One of the most embarrassing experiences I’ve had was one of my trips to Swaziland where none of my luggage arrived. Typically, I carry a supply of the bare essentials just in case, but this time around at one of my connections, the gent offered to check the luggage to my destination, and I agreed.
I had meetings scheduled back-to-back with owners of property planning a possible donation of land, with medical personnel and others. I emerged from the arrivals area with only my computer in hand. It was downhill from there with no time in between to go shopping for replacements. I washed my clothes at night and wore them during the daytime, expecting each day to get relief. My luggage finally arrived a good four days after I got to my destination.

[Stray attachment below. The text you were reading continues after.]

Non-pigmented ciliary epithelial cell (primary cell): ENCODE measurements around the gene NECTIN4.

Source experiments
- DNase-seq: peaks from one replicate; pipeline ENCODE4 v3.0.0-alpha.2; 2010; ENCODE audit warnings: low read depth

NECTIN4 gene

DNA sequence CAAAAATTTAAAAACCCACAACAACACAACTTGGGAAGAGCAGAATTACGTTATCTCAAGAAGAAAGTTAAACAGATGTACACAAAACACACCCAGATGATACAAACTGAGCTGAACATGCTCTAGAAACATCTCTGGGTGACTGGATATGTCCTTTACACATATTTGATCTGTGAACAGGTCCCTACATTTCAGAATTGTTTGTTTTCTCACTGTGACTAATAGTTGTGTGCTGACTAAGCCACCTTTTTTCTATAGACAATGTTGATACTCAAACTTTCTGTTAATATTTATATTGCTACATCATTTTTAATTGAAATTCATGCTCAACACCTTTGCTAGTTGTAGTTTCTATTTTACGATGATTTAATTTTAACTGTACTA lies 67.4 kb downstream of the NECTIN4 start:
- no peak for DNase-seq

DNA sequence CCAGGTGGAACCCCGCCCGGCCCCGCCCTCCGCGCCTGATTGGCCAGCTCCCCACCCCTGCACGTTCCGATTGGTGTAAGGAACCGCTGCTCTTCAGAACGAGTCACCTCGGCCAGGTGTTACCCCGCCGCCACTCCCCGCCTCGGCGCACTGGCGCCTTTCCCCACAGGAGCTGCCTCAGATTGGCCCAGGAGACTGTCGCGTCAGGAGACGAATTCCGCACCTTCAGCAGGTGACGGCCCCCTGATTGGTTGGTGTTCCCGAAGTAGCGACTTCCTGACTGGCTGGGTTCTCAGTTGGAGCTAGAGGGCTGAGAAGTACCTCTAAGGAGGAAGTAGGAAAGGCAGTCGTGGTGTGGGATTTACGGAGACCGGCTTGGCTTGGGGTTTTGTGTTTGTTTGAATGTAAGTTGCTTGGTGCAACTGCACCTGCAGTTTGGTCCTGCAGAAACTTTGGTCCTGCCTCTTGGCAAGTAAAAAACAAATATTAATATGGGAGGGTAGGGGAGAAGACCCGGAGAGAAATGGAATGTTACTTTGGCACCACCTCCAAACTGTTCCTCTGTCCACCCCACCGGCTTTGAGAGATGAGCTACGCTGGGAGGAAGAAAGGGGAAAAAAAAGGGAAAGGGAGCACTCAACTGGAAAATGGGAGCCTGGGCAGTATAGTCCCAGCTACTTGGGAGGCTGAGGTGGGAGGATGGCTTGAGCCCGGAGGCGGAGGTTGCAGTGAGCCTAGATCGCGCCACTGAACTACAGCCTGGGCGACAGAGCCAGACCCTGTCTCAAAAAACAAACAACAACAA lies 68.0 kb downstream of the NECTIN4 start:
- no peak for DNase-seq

My feeling of discomfort pales beside the condition of a girl about twelve or thirteen wearing a school uniform held together by threads. Her navel and breasts popped out of large holes in her clothing, and the back part of her uniform looked as if it would fall apart any minute. It was her eyes that got me. They were pools of pan and shame.
We want to ship a 40-foot container to Swaziland in July. It will contain clothing, shoes and other essential needs for girls such as this one. Moreover, it will carry a donation of classroom furniture made possible by RJE Interiors. Educational materials, playground equipment, supplies totaling over $25,000 … enough to serve over 2,000 children.
We’d like to be in a position to provide the bare essentials for children who wear their shame daily. My embarrassment was temporary; some of the children we serve have clothes that have not been washed for months or items that are ragged and torn. Help us replace the look of shame with one of self-confidence and hope. On their behalf, I will say, thank you.